You have played an incredible 700 gigs in the last 5 years. How has gigging made you a better songwriter and performer?

It has been a ride!  I have pushed myself these last five years, and experienced so much on and off stage. As a performer, I have learnt connecting with an audience is a conscious effort, that you are by far your worst critic, and that performing is not just a physical experience, but a mental and spiritual one, too. I think it has made me more real about my songwriting, it has pushed me to understand people more, and how music connects with different audiences.  

What is one accommodation that can really help with accessibility at venues/festivals/gigs of any kind?

Venues, clients or agents can often have a hard time understanding the scope of disability or the individual needs of someone. I think what is important to highlight is that much of disability is invisible. One in three Australians with a disability avoid social situations so we need to continually address the issue of accessibility in our industry, ensuring there is equal opportunity.

I have congenital night-blindness and low vision. I struggle to see in dark venues and in general life – steps, deciphering surfaces and recognising people. Explaining this to venues is often redundant, as people assume if you aren’t using a cane  you don’t need assistance.

What I think this means is, we have to start taking people seriously when they reach out. For any disability, extending a hand of support is always going to be appreciated, as the mental and emotional stress caused by a disability, for many, is very real.  

Speaking from someone who has a visual impairment, there is extra preparation that goes into everything. For example, finding an alternate mode of transport, memorising EVERYTHING (or face reading five words per screen on your iPad, in my case) and managing the inevitable stress of entering and setting up in a new venue. I memorise labels, buttons, floor layouts and the way someone walks  a hilarious gift and an alternative to ignoring people by accident!

As a visually-impaired songwriter/performer, do you have any advice or tips for others with a disability that are trying to establish a musical career? 

I will give the advice I wish my 18-year-old self had: you can literally do anything. Also….zoom function will be your best friend forever.

We are in one of the hardest industries in the world. Much of our time is spent solving “how to do something” whether you have a disability or not. Obviously there are limits put on us through access, system structures and society and thus the odds are stacked higher, so being resourceful is very important.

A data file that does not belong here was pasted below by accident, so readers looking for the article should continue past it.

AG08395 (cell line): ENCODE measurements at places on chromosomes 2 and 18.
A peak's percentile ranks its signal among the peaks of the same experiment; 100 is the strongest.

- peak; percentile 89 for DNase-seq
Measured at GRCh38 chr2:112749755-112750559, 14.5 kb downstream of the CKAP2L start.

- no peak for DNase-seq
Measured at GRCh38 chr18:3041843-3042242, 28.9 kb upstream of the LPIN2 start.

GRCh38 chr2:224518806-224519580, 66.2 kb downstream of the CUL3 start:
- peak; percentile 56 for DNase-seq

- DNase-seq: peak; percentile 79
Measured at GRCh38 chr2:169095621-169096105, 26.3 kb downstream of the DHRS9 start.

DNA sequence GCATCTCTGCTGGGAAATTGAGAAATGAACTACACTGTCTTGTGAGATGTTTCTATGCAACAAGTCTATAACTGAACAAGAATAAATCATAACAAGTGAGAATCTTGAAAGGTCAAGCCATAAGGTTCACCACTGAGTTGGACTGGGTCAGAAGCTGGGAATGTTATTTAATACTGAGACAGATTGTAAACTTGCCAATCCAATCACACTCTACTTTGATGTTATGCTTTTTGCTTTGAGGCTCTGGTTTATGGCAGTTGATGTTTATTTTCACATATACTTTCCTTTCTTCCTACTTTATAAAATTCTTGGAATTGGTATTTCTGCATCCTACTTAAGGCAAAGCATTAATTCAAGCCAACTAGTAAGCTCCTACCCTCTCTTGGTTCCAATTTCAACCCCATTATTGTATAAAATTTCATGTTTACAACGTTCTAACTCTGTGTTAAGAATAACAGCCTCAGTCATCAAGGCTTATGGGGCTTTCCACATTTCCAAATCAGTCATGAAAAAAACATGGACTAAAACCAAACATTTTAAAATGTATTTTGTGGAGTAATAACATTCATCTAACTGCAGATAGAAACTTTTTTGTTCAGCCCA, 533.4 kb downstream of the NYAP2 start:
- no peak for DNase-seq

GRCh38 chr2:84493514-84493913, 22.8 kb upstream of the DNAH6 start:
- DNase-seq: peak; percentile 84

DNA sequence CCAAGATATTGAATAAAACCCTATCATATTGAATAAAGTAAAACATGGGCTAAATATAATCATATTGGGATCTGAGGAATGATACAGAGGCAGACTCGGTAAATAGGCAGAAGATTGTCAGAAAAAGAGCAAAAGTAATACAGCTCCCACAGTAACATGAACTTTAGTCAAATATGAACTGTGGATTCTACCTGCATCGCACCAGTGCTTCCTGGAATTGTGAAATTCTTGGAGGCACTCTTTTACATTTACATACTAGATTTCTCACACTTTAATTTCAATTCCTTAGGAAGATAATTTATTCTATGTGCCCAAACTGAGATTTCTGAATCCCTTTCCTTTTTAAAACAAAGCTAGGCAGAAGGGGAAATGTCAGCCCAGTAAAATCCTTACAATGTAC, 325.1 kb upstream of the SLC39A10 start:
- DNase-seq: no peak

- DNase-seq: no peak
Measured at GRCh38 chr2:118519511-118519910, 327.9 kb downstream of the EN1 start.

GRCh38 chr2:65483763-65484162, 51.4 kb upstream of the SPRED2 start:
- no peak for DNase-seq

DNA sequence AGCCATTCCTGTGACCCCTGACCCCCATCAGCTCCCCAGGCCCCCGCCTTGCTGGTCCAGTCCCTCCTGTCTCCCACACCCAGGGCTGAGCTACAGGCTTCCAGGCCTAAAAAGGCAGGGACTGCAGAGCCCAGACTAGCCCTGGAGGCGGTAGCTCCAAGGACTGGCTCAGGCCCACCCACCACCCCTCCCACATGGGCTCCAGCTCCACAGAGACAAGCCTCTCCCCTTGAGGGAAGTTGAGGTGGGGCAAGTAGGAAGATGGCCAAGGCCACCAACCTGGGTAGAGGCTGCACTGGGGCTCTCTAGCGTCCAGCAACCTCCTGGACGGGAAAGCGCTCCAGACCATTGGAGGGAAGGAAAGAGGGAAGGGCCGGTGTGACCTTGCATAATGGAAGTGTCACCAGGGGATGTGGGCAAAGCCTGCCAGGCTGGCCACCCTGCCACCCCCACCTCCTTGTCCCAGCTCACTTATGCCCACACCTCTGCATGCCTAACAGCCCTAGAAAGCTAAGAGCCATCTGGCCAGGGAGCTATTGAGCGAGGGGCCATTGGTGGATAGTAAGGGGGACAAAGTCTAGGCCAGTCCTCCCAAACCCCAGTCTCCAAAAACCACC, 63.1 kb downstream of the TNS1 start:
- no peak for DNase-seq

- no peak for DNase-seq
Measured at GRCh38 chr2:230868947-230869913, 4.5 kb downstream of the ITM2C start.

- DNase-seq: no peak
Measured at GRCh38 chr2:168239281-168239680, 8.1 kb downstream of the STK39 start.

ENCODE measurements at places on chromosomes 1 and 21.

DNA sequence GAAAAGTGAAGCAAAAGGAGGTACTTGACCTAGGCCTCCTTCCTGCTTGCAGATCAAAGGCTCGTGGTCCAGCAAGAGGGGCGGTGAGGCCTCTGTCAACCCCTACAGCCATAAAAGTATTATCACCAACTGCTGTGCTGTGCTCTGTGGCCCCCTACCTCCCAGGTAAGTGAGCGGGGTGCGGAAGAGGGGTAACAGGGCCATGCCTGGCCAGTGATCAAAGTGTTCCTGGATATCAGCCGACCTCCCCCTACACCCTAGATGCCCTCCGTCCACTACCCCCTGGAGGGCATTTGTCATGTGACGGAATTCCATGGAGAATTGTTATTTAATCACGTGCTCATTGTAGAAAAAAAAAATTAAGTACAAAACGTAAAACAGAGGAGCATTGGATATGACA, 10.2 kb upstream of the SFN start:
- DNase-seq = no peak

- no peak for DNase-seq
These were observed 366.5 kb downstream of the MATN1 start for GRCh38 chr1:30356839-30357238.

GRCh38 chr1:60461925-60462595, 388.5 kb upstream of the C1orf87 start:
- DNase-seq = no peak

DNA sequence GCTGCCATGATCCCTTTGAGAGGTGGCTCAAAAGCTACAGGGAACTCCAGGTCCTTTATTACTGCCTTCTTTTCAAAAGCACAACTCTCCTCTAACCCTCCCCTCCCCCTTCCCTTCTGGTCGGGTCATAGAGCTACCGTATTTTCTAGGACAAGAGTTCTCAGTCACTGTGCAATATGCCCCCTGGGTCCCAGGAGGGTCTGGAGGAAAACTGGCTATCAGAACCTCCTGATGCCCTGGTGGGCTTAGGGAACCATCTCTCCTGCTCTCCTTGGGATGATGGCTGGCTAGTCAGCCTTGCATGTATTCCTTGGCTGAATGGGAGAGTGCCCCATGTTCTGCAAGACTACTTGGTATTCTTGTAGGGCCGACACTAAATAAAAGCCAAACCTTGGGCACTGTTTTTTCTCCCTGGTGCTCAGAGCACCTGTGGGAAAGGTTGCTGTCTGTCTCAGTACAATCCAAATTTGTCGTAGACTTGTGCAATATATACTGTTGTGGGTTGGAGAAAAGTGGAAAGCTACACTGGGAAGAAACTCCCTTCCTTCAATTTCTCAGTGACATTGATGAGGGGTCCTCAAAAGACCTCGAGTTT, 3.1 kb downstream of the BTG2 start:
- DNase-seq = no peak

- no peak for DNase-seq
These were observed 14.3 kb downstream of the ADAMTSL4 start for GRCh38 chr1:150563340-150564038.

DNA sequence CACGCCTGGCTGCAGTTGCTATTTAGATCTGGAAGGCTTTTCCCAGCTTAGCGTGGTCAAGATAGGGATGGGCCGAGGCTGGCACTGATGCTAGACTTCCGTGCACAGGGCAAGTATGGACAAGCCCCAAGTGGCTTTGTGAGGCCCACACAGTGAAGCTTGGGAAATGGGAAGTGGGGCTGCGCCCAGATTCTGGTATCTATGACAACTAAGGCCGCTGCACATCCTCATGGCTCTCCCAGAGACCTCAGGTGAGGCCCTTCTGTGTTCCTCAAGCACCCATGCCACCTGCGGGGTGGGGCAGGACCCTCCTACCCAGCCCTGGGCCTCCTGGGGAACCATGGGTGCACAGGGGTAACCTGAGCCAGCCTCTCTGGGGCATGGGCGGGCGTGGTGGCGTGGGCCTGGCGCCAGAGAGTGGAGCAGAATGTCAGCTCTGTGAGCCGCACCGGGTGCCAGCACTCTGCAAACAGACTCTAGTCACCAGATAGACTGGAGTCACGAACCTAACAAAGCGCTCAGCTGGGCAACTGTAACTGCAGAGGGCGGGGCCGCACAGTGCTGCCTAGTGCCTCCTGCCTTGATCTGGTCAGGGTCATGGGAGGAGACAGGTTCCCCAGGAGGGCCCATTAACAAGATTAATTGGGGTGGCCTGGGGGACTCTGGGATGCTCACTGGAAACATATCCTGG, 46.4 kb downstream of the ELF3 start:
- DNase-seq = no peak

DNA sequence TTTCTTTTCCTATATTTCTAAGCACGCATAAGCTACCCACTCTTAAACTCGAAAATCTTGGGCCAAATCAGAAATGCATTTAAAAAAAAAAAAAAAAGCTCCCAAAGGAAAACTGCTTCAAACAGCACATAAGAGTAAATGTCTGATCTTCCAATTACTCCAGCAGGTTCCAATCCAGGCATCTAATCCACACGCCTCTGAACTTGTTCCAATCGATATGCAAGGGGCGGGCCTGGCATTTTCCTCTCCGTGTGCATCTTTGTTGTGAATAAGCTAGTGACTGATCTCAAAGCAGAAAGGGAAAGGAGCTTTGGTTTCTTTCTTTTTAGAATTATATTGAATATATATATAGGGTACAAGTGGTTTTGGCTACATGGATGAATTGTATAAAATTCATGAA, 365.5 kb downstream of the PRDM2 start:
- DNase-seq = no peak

Find people who respect you, who make an effort to support you where your limitations are, and continually work on your craft and expand your skill set.  

I have recently started getting stuck into production, and I have memorised the buttons I need to know and zoom is on max. Yes it is harder, but my desire to learn is greater than that difficulty. In general, your desire has to outweigh the challenges, because they will always be there.

If you’re like me and struggle at nighttime events where you can network, follow organisations like APRA AMCOS, Women in Music Sydney and MusicNSW for events that are more structured and/or in the day time. For extra support, Australia Council for the Arts are just one of the bodies that provide funding to people with a disability. 

I want everyone to believe in themselves, because it took me such a long time. Overcoming my self-limiting beliefs opened up so many opportunities. The person who told you, "You can’t do it because of xyz" is wrong. 

Copyright is meaningful to me because…

Copyright is important to me because it protects the very foundation of music.  It is important to have laws in place for creatives, that put our minds at ease when we are making art. Having a body like APRA represent us, takes much of that stress away.

I am an APRA AMCOS Ambassador because…

APRA AMCOS is a thriving organisation that cultivates community and camaraderie in an industry that thrives on these two things. Not only do I love the very real impact that APRA AMCOS is having on our industry, but the events and SongHubs they are producing. I really didn’t start understanding the scope and layers of our industry until I started attending events held by APRA AMCOS.

It is an honour to be an Ambassador and I hope to make an impact not just as a songwriter, but a young woman living with a disability. I really hope to help encourage and support as many people as I can, as I take on this responsibility.